Sep. 13—County commissioners don't plan to make new restrictions for entering the Pittsburg County Courthouse — but they do plan to install protective glass and a cabinet barrier in the entrance to their offices.
They are also looking at installing another section of protective glass and a cabinet in the Pittsburg County Court Clerk's office.
Commissioners are looking at making the installations as cases of COVID-19 cases increase in Pittsburg County and much of the state. The most recent weekly report issued by the Oklahoma State Department of Health on Sept. 8 showed 449 active COVID-19 cases in the county and three new deaths. Pittsburg County and most of the rest of the state remained in the orange risk phase.
Asked if they had any plans to reactivate previous COVID-19 restrictions that were removed in April, commissioners said they did not.
"Hopefully, this will cover it and we won't have to," said District 2 Commissioner Kevin Smith,
Commissioners said they were considering the installation of additional protective glass for the safety of staff. Most courthouse offices already have glass barriers in place.
"To help with prevention is the deal," Smith said. He said installation of the new safety measures will enable the commissioners' office staff at the courthouse "to have less contact with the public."
Pittsburg County Commissioner Chairman/District 3 Commissioner Ross Selman agreed.
"The only reason is for the girls' sake in there," Selman said, referring to the commissioners' courthouse office staff.
Currently, anyone can freely walk into the entrance to the commissioners' office, where members of their office staff have their desks and workstations. Placing the new glass and cabinets or counters would still allow the public to access the office, but they would be separated from the staff by the protective glass.
Smith said the plan to place additional protective glass in the county court clerk's office is to cover an open space where no protective glass is currently in place. Most of the court clerk's office already has protective glass in place, and another addition should cover the rest of it, he said. Kevin Smith and Pittsburg County Court Clerk Pam Smith are married.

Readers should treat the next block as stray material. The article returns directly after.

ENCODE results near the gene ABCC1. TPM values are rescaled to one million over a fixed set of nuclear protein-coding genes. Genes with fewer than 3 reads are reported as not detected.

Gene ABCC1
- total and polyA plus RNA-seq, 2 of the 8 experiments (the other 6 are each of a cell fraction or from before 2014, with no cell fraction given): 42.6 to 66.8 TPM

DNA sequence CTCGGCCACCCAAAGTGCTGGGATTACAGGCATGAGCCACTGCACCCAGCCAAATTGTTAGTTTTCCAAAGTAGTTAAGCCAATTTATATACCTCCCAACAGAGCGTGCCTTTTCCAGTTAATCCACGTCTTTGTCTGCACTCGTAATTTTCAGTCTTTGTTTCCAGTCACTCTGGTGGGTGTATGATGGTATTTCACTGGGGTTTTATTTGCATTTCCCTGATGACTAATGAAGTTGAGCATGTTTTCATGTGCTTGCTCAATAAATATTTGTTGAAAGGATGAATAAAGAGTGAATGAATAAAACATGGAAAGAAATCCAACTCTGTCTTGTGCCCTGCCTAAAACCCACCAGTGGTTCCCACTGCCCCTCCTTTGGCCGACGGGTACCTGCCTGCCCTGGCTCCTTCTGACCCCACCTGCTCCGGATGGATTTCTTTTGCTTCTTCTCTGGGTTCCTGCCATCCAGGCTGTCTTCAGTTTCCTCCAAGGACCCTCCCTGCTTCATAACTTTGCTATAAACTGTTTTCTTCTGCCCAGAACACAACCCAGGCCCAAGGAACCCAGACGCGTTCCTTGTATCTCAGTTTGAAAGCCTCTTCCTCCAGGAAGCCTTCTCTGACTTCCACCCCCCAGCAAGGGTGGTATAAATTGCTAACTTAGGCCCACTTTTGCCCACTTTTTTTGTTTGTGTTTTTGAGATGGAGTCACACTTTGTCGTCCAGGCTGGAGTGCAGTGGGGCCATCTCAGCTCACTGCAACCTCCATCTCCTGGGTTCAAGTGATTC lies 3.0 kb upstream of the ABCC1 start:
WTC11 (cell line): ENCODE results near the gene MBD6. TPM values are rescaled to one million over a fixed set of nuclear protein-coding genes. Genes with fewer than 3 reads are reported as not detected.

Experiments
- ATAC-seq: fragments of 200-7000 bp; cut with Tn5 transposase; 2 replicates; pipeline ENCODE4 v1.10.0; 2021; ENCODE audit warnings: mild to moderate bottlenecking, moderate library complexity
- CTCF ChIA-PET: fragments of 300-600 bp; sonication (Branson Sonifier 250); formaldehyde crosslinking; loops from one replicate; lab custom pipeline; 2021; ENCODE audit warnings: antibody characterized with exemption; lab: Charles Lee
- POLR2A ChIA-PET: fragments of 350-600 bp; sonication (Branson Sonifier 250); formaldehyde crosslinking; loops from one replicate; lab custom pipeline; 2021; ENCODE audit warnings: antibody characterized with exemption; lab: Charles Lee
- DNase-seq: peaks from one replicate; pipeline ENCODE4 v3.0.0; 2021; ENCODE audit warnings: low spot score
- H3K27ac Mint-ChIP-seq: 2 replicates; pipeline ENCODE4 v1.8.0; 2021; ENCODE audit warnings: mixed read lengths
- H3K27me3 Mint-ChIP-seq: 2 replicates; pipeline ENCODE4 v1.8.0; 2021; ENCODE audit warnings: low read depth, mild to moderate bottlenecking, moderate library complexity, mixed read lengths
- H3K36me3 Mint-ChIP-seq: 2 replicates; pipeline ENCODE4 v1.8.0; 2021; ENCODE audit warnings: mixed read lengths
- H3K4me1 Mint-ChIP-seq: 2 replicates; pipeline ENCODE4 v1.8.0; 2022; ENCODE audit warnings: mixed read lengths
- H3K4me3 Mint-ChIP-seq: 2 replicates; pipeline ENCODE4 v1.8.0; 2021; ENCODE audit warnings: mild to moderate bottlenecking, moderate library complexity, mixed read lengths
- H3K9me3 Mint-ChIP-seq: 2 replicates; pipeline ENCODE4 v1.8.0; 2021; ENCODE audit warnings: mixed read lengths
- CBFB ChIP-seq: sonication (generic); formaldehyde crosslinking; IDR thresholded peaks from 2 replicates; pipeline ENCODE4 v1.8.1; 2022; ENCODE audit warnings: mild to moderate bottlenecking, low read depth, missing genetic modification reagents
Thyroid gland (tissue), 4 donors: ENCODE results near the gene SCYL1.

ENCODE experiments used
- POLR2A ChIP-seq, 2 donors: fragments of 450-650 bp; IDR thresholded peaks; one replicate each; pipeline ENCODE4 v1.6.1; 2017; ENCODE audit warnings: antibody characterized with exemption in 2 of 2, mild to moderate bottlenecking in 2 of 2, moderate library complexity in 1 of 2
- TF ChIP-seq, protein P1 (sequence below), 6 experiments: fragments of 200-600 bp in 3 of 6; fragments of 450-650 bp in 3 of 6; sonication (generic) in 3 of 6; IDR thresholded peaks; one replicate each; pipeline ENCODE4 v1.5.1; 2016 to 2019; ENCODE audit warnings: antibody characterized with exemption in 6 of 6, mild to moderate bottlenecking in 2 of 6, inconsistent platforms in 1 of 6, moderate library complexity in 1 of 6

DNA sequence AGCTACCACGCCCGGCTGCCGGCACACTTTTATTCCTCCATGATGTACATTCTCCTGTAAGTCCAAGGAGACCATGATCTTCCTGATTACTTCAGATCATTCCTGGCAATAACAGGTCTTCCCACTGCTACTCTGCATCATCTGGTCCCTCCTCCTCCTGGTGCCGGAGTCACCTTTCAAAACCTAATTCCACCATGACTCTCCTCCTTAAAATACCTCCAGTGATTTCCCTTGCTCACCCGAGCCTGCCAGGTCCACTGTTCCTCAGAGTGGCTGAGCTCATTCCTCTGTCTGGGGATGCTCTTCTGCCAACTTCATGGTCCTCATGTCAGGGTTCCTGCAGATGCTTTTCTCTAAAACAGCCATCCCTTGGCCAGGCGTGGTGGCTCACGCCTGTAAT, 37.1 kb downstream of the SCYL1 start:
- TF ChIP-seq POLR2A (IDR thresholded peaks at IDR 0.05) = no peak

Although items calling for consideration and action to award a vendor to make the installations were included on the commissioners' Monday meeting agenda, they tabled the items. Smith said there was not sufficient information regarding quotes for the cost of the project.
During the initial outbreak of the COVID-19 pandemic in 2020, commissioners required those wanting to enter the courthouse to have their temperatures checked at the building's handicapped entrance.
Protective masks were required and at one point, individuals having business to conduct at one of the courthouse offices had to state their reason for wanting to enter the building and which office they needed to visit. That usually resulted in someone from that office meeting with them outside the building, or else escorting them to the office where they needed to go.
Commissioners voted in April to remove the general courthouse restrictions, including a temperature check and the requirement to wear a mask when entering the building, effect April 30, 2021.
While the commissioners have no plans to place new restrictions on entering the courthouse, judges have their own protocols in place regarding courtrooms at the courthouse. District 18 District Judge Mike Hogan issued an order effective Sept. 8, 2021, ordering everyone entering the courtrooms to wear a protective mask
Other courthouse provisions in place include a limit of no more than 10 people in a courtroom at a time, which includes the judge and court personnel, and a requirement for witnesses to wait outside until called.
Hogan's order states it does not include crime victims.
Contact James Beaty at firstname.lastname@example.org.